How Is the Theme of Love Presented in Act 1 of Twelfth Night?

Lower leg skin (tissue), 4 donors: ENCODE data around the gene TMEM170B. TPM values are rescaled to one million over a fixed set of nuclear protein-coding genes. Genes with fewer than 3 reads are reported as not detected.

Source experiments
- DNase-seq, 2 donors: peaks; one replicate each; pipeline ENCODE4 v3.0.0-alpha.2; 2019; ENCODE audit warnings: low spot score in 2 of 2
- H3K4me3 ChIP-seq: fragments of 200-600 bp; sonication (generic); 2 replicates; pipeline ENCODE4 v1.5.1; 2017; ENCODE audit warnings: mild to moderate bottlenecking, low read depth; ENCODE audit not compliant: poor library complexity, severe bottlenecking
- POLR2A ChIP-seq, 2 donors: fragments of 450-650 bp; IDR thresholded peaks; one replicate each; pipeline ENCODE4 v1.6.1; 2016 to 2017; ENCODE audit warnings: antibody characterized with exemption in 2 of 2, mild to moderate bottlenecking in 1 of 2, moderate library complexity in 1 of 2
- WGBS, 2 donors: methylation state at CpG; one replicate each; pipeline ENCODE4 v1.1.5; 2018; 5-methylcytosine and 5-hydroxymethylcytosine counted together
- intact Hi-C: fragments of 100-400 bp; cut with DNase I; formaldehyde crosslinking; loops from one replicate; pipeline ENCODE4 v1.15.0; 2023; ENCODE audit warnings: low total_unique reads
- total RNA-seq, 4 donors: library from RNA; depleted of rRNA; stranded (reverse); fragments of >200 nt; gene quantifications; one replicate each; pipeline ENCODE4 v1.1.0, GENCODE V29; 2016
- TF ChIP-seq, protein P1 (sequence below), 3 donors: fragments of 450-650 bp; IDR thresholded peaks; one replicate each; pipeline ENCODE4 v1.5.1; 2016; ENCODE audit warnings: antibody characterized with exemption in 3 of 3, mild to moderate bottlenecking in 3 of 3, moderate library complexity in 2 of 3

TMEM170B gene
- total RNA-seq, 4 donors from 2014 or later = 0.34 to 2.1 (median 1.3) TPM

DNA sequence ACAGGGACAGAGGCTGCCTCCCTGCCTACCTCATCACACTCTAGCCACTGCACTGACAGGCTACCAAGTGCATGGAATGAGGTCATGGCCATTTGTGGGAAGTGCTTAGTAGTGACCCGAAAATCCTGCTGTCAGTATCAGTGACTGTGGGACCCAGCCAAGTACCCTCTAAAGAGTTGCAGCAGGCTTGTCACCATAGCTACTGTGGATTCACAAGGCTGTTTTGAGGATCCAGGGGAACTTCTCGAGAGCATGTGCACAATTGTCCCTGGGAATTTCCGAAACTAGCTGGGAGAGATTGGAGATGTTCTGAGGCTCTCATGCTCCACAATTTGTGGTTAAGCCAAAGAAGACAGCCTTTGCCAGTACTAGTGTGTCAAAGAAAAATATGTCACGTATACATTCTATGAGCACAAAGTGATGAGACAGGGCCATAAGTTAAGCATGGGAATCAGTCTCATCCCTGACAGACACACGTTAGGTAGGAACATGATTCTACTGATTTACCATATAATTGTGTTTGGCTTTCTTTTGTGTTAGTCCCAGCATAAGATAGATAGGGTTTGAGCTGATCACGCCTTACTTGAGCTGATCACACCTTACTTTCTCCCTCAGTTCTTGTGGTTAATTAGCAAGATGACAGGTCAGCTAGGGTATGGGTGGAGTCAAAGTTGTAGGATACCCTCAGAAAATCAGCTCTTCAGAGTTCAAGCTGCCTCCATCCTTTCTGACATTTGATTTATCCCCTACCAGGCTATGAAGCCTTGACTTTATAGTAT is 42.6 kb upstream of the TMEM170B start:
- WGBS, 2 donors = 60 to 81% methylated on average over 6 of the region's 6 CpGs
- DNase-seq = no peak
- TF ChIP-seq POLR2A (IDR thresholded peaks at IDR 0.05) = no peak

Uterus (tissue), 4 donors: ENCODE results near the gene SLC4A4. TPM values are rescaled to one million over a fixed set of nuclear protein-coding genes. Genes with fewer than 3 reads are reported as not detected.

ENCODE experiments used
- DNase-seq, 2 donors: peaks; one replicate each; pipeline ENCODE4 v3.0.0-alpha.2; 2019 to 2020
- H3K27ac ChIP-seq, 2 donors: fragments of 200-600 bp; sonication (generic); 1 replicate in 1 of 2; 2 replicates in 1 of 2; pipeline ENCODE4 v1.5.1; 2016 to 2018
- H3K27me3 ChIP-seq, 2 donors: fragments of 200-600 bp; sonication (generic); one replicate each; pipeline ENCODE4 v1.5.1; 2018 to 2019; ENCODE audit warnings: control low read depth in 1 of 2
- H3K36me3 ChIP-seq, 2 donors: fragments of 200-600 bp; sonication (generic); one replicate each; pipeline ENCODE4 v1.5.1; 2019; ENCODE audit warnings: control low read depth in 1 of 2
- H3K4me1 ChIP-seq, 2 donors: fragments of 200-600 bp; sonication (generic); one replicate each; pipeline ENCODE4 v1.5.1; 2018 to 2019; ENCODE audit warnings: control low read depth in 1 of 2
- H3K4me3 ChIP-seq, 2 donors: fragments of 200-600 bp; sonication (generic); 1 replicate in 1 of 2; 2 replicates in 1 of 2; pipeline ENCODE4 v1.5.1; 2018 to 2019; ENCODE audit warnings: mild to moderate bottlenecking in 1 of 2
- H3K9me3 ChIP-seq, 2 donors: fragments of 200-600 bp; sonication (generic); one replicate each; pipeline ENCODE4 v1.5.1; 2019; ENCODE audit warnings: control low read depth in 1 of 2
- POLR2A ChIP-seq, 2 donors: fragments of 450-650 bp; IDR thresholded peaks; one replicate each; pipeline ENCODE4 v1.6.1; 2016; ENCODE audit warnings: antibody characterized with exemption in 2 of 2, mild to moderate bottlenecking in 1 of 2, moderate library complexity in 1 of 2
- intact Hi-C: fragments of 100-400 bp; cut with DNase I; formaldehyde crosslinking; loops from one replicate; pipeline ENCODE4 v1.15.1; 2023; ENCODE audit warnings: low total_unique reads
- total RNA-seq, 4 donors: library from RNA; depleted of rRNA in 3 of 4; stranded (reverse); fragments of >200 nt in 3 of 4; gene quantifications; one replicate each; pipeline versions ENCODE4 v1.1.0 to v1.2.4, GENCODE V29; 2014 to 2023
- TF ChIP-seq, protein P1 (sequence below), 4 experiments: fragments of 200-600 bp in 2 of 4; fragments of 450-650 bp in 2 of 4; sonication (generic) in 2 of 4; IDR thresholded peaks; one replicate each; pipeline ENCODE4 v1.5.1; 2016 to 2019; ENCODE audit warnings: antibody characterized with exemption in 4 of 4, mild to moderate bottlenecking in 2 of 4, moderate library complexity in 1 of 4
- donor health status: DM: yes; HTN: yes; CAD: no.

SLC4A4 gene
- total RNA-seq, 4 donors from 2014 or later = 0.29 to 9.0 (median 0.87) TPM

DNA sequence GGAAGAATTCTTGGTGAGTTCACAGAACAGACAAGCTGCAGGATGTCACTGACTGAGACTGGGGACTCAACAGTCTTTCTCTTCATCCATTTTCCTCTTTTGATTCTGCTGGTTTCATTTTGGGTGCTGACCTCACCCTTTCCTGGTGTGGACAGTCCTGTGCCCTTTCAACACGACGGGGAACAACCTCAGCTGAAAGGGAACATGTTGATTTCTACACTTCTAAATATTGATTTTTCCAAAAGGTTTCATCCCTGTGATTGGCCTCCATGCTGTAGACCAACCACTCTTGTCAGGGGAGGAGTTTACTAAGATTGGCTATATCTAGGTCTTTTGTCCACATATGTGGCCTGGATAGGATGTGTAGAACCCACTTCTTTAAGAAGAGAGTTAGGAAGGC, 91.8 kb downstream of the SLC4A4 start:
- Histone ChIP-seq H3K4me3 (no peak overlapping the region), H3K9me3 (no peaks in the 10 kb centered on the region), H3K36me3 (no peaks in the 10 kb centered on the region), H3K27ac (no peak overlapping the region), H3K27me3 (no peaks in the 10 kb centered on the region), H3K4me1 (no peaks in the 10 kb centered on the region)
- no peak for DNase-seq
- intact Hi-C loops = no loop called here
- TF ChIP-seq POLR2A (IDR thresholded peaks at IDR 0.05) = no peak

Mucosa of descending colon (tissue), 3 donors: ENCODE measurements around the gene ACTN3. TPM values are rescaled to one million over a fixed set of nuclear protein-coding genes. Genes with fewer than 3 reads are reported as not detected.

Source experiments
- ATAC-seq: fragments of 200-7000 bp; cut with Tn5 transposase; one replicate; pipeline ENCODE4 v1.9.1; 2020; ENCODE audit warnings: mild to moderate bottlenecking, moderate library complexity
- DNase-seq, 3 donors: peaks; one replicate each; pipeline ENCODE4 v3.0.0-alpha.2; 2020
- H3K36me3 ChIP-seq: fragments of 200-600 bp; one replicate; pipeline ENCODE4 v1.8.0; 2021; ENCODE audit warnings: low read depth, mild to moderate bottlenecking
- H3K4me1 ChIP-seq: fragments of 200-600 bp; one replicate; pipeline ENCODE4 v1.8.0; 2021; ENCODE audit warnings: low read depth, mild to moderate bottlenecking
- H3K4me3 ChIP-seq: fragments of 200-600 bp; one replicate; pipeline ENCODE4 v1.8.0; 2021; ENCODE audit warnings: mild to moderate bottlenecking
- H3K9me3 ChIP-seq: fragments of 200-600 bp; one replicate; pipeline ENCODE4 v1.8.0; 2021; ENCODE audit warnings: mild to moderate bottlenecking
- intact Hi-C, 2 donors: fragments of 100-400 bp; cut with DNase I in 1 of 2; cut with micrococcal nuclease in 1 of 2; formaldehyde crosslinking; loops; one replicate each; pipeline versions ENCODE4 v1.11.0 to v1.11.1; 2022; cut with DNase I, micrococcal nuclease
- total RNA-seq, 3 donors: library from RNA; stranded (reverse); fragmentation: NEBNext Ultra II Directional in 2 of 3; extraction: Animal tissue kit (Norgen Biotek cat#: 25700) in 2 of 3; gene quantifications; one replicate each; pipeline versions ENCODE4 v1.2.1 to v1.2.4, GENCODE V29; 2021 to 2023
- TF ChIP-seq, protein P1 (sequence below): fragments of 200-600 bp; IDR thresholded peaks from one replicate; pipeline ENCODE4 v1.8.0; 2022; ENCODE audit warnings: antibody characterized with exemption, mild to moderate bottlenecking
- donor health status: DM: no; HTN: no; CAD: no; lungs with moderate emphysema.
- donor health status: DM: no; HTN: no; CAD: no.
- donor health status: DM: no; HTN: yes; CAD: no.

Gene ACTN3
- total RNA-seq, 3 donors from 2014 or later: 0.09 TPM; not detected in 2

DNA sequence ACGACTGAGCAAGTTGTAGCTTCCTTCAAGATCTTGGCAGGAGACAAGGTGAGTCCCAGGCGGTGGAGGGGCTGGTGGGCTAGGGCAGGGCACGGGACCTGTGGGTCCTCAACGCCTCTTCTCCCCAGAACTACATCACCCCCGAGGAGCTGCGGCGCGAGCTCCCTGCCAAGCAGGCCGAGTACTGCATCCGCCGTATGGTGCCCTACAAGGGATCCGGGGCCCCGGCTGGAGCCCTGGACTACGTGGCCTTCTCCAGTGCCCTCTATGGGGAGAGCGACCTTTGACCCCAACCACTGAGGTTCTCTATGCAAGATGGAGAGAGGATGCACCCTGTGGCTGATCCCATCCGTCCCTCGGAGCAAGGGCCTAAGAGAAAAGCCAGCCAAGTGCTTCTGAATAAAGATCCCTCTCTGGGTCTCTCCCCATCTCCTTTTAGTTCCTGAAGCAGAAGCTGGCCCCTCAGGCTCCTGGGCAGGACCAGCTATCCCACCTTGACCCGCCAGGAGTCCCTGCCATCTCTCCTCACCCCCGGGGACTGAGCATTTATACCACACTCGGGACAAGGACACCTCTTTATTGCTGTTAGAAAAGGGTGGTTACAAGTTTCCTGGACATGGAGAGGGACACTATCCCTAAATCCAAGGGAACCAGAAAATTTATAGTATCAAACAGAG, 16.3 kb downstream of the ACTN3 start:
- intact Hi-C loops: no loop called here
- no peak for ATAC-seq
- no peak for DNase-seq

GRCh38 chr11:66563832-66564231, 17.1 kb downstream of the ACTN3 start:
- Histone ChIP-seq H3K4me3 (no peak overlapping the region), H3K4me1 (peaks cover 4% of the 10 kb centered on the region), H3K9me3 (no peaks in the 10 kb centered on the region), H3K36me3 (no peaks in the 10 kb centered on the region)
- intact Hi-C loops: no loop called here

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Love is frequently presented in William Shakespeare’s play ‘Twelfth Night’ and can be interpreted in many ways. It is first shown in the beginning lines of the play, when the Duke, Orsino, laments that he is lovesick, and wishes that ‘if music be the food of love,’ he could kill his unrequited love through an overdose of music. The Duke describes love as if it is a living thing; something which requires a separate entity in order to maintain itself, as if music is the food of love. This is an interesting way to see it, and simplifies what the definition of love perhaps is. On the other hand, as music is not a tanglible substance, it could infer that music is the feeder of love, rather than being the food itself. As music is frequently used to portray love, this could (metaphorically) make sense. His servant, Curio, asks Orsino if he will go and hunt; Orsino answers with another lovelorn reply, about how his love for the Lady Olivia has been tearing him apart. However, this line could be read as Orsino saying his thoughts aloud, as if to analyse the situation reasonably, though the quote suggests an inevitable under layer of depression, as his love is not returned, and furthermore feels he has become obsessed with his love for Olivia. Another possible interpretation of Orsino’s thoughts could be seen as him as not being consumed with love itself, but indulging the idea of it. Therefore, he does not necessarily truly love Olivia, but has heard about love and desires to participate in the feeling. This is an example of courtly love, where only by long devotion and much suffering could a man win his ideal woman, where such love was sexless and idealised. In reality, it usually meant that men like Orsino were in love with the idea of love, rather than love itself. Overall, it is made clear that love will be a main theme of ‘Twelfth Night’ as it presents itself within the
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